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Sam Granato
This is an archived article that was published on sltrib.com in 2012, and information in the article may be outdated. It is provided only for personal research purposes and may not be reprinted.

Sam Granato, never a shy man, jumped into electoral politics two years ago as the Democratic candidate for the U.S. Senate and lost big to Republican Mike Lee. The race, though lopsided, proved the catalyst for Granato's decision to seek a seat on the Salt Lake County Council representing the district where he grew up and now runs the food-importing business he turned into a household name.

Granato's late-breaking relish for electoral politics follows a long history of public service, including a stint on the state liquor commission — part of it as chairman — where he was a teetotaling Mormon advocating for reform of Utah's state-run alcohol monopoly and antiquated liquor laws.

For his enlightened efforts, he was passed over by Gov. Gary Herbert for the post of executive director of the dysfunctional Utah Department of Alcoholic Beverage Control.

Once a Republican, now a fiscally conservative Democrat, Granato has a solid grasp of the issues confronting residents of the sprawling eastside District 4, as well as the county-wide challenges facing the nine-member County Council.

In contrast to his Republican opponent, Missy Larsen, Granato has taken firm positions on such thorny issues as the SkiLink gondola and the ballot proposal to incorporate Millcreek Township as a city, both of which he opposes.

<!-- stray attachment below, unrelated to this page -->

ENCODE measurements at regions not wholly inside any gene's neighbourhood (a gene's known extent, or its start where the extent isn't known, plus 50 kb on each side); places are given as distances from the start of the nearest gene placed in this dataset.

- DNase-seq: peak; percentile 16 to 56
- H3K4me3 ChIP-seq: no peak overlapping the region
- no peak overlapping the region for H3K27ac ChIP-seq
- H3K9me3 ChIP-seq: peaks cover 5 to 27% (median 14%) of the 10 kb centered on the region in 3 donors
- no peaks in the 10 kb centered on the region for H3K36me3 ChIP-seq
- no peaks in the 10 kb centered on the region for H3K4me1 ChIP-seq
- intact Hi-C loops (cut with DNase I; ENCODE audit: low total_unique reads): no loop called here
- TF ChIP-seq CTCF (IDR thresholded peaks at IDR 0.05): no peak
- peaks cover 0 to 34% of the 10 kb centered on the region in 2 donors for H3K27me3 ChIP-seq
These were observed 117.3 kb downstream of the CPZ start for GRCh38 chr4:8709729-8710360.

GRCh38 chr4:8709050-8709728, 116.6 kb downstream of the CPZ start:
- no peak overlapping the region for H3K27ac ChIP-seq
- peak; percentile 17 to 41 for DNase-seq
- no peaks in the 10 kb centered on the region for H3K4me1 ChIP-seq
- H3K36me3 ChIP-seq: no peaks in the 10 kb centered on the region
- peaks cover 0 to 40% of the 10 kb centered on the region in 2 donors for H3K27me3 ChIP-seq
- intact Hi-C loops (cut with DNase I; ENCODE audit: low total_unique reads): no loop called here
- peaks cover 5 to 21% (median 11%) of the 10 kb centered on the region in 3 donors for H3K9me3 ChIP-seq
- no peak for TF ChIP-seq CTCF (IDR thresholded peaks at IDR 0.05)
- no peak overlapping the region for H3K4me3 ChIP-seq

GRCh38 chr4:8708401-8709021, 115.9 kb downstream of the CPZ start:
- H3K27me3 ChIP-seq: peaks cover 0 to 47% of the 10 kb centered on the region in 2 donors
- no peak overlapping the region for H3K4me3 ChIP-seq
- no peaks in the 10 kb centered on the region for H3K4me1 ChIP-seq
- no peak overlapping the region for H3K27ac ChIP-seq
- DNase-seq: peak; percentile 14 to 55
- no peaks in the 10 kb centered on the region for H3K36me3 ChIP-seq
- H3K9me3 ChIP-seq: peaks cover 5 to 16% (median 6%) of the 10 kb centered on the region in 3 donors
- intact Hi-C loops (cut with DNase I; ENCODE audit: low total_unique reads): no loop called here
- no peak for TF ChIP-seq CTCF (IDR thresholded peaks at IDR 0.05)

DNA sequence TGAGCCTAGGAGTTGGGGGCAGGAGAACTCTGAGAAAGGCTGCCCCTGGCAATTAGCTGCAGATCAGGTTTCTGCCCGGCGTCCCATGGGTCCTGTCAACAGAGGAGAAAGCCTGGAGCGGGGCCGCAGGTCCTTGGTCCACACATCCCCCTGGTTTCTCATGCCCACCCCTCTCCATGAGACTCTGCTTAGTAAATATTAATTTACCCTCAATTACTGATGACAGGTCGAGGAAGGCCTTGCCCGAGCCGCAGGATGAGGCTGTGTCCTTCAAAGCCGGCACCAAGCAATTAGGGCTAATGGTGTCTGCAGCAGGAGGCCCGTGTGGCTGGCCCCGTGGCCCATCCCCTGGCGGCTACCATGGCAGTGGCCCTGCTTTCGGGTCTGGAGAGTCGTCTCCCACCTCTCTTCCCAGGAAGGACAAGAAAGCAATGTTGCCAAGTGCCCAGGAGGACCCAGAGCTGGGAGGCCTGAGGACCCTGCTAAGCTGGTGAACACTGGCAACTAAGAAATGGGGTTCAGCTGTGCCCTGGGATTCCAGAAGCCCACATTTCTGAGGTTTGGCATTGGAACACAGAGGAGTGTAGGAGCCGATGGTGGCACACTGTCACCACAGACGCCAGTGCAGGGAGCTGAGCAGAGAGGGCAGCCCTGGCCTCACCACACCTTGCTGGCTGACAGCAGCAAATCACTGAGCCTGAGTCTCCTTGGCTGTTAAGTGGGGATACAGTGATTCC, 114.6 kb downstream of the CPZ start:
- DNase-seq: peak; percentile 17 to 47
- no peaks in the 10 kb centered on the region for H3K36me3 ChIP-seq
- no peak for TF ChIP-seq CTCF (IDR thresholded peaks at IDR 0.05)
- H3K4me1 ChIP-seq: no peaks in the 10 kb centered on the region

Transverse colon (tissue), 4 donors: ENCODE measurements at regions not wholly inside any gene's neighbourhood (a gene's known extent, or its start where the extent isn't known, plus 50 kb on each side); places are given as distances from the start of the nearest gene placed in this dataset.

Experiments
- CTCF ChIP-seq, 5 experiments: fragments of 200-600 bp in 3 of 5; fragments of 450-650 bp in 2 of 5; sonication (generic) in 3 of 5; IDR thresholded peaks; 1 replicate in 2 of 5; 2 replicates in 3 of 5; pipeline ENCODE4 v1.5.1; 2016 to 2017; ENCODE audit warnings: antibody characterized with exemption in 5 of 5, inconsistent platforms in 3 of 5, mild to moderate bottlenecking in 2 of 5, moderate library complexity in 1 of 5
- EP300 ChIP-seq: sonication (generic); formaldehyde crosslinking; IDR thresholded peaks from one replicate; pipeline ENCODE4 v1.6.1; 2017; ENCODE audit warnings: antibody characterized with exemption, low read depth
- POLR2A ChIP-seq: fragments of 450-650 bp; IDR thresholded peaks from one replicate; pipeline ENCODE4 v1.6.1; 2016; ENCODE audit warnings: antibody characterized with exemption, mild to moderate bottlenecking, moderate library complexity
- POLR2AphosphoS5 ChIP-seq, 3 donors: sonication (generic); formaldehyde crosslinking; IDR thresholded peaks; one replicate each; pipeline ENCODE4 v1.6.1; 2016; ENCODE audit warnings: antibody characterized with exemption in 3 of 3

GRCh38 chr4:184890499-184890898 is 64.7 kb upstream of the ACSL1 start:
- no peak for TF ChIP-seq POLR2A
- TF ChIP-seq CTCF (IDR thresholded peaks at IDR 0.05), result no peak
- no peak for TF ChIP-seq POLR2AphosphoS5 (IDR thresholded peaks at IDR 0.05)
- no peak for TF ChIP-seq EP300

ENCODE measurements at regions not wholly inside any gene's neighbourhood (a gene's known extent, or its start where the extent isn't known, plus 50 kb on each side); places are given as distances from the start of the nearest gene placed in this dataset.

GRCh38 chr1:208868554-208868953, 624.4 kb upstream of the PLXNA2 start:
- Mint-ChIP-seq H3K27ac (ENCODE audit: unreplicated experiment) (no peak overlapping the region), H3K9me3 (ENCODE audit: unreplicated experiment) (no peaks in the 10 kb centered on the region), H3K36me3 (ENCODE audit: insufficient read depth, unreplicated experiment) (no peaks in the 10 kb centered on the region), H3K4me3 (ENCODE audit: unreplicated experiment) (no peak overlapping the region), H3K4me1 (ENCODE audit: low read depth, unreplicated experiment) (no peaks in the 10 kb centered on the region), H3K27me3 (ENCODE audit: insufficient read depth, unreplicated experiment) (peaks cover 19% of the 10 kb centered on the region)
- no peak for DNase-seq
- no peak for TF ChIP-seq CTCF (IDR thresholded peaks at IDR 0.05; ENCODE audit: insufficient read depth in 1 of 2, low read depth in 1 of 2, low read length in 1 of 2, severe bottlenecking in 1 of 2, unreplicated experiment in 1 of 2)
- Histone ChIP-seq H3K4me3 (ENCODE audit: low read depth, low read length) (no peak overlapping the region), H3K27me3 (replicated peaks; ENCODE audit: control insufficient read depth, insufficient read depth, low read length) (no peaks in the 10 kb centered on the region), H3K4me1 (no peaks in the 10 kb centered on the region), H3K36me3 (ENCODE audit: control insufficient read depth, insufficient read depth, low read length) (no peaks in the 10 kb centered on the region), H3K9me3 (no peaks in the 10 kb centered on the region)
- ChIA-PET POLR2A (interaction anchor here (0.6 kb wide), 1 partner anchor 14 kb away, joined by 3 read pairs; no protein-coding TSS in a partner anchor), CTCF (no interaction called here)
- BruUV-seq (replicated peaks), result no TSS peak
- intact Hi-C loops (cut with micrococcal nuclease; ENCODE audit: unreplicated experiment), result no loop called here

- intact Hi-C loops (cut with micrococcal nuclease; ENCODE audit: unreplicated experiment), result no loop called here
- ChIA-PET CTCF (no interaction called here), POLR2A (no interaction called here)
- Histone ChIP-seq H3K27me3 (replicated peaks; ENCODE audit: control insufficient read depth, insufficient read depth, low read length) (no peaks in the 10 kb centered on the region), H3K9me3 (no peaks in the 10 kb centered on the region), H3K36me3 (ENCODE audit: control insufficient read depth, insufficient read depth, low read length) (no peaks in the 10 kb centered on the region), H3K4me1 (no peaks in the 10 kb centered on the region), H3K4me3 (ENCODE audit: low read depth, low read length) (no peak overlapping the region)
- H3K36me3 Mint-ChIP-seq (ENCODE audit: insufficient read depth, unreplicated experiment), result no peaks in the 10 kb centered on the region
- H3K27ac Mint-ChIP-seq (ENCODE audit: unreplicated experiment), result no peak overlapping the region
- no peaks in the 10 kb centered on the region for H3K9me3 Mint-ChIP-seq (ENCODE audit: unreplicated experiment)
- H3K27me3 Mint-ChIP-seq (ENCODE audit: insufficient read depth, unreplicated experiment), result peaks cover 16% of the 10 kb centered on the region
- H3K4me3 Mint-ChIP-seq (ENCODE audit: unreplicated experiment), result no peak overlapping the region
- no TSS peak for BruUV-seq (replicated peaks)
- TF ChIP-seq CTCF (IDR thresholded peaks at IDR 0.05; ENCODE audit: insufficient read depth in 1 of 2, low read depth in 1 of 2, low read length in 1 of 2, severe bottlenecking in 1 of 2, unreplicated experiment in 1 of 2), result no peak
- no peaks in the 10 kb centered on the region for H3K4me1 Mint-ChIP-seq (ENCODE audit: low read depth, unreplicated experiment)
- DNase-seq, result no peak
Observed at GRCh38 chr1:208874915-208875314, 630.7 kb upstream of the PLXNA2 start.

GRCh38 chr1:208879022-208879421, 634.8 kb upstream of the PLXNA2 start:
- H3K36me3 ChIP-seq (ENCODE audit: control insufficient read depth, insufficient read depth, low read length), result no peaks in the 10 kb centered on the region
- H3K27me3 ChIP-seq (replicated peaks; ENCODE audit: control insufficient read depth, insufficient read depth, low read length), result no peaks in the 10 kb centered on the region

Larsen learned politics at her father's knee. She is the daughter of former Salt Lake City Mayor Ted Wilson and sister to former Salt Lake County Council member Jenny Wilson, both Democrats. That familial connection is at the top of the first-person account of her life on the candidate's website.

Larsen entered politics as a Democrat, serving as press secretary for Utah Congressman Bill Orton. Later, the University of Utah graduate in communications co-founded a public relations firm. More recently, she co-founded the Utah Refugee Coalition, became a member of the Salt Lake Interfaith Roundtable, and otherwise is commendably engaged in grass-roots efforts to build community involvement.

Her strong suit, she says, is in uniting people with diverse interests around a common cause. While that skill as a facilitator would be welcome in any setting, it should not preclude Larsen taking well-defined positions on important public issues — something she seems reluctant to do — and to have a thorough knowledge of the nuts and bolts of county government.

The Tribune editorial board believes the district's voters have a clear choice as they fill the seat being vacated by Democrat Jani Iwamoto. We believe that well-seasoned Sam Granato would prove a worthy successor.

Best fit for S.L. County District 4
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